Two weeks ago, my little company faced its toughest audience yet: early music connoisseurs plus a pile of kids. It was an experiment and a risk. Would toddlers enjoy German Baroque oratorio? Would discerning listeners mind some wiggling and whispering in the pews? Can you really call it a family concert if it’s nothing more than a regular concert, just with an invitation to wiggle and whisper?
It was my first real journey into sacred music. I cribbed most of the rep from the René Jakobs/Concerto Vocale recording, which has the Christmas Story (Weihnachtshistorie, SWV 435) by Heinrich Schütz as its centerpiece. In our performance, we began with a Gabrieli instrumental, then the annunciation duet (SWV 333), surprising our Mary, who was seated in the audience. The trio Joseph, Du Sohn David (SWV 323) showed us the inner life of our production’s other protagonist, and Rorate coeli (SWV 322) sealed the deal before we launched into the Christmas Story. We ended with a double choir Praetorius setting of In dulci jubilo (AKA Good Christian Men Rejoice). It was a high point for me artistically, and we are hopeful the production and the children’s component have a future.
To heighten the wonderfully human ways in which Schütz depicts Mary and Joseph and to animate the extended recitatives of the Weihnachtshistorie (which I think make a standard concert version of the work especially difficult for English-speaking audiences), Walker Lewis used our entire venue to create a touching staging: angels sang from balconies, the wise men walked down the aisle looking for the newborn king, and Mary gave birth on stage. Among Walker’s talents is a deep respect for the music, and knowing just how much each moment really needs. I had pictured Joseph, du Sohn David with the whole cast elaborately choreographed to draw Joseph back to Mary, when all it needed was Mary’s outstretched hand.
Deborah Houston brought the show to life with costumes inspired by Bruegel, and we couldn’t have asked for better music direction by Jeff Grossman and the stellar band assembled by my co-conspirator Liza Malamut. Audience members – even kids, even people who are completely unfamiliar with this musical style – said they were surprised at their own emotional response to the story, could follow well enough without the translations, and left filled with the holiday spirit.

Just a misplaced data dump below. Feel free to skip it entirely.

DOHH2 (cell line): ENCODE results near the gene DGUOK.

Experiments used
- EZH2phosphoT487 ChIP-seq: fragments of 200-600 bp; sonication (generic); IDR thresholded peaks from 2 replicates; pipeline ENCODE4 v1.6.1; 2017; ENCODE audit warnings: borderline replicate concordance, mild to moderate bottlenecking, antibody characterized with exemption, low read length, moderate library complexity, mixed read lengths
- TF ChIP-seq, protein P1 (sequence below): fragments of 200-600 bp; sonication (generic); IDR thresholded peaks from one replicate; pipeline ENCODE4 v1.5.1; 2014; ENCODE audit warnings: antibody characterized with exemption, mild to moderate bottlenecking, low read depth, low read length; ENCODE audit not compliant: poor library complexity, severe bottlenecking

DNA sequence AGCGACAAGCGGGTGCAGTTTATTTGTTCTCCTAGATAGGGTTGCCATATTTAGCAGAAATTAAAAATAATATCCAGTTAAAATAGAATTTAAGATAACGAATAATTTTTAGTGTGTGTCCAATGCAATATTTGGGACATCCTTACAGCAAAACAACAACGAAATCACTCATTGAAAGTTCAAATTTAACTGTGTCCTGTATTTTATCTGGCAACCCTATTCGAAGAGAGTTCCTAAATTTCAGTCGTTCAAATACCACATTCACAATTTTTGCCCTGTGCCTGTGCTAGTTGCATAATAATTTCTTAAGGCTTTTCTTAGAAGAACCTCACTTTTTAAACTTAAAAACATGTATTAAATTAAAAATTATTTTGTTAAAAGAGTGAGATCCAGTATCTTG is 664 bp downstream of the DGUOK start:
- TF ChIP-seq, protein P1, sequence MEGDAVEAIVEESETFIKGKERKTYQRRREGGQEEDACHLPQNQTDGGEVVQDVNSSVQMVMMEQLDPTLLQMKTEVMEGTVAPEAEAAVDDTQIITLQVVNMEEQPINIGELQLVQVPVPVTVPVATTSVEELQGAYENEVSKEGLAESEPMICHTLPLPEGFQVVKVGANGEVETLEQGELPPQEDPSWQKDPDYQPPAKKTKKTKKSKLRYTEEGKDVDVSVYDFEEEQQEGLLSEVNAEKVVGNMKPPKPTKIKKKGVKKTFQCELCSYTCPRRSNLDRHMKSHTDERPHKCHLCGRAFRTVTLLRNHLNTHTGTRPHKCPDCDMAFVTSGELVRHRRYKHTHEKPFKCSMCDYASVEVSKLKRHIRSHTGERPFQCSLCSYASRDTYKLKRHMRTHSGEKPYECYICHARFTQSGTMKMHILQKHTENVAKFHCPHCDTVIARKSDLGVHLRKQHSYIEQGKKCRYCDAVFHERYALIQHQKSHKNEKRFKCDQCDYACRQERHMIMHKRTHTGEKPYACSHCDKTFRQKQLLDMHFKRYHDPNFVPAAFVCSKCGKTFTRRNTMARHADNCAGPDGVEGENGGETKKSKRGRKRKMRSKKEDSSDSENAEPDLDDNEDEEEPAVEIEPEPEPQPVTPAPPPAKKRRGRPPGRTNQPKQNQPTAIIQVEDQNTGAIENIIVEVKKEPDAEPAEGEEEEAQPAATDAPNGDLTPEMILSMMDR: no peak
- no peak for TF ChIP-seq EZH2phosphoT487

But back to the kids. Here’s what I think went right:
- Give children something worth paying attention to and they will. Visuals help.
- 60 minutes is a good length.
- Families said they were put at ease when we gave them permission to explain the story to their kids and move around if they have to.
- My Baroque Instrument Coloring Book and crayons surely didn’t hurt.
- Adults without children understood that it would be a family concert, and said they enjoyed it despite some squawks (from the kids).
Thoughts for next time:
- Some English narration would have guided adults and children.
- With so many cast entrances from the center aisle, we should invite children to sit near the aisle, so the singers can interact with them.
- Extra squirmy/noisy folks hung out toward the back of the sanctuary, and might have been made more comfortable if there was better lighting back there.
- Families flocked to the front to meet the instruments afterwards, and it seemed like they had to wait a good bit to see each one. Inviting them to stay seated while the players found more space throughout the church would have helped.
I intend this to be the first of more concerts for adults to enjoy alongside children. I don’t know if this form has already been tried and abandoned, but I would pay any price take my kid to more “serious” concerts, as long as audience and artists understood that there might be some disruption. Standard children’s concerts often involve so much talking and instrument show-and-tell, it’s as if presenters are afraid to let music speak for itself.
But how could I take a 7-year-old to a Met Museum concert (for just $1!) if she’s not used to the ritual, routine, and experience of a real concert?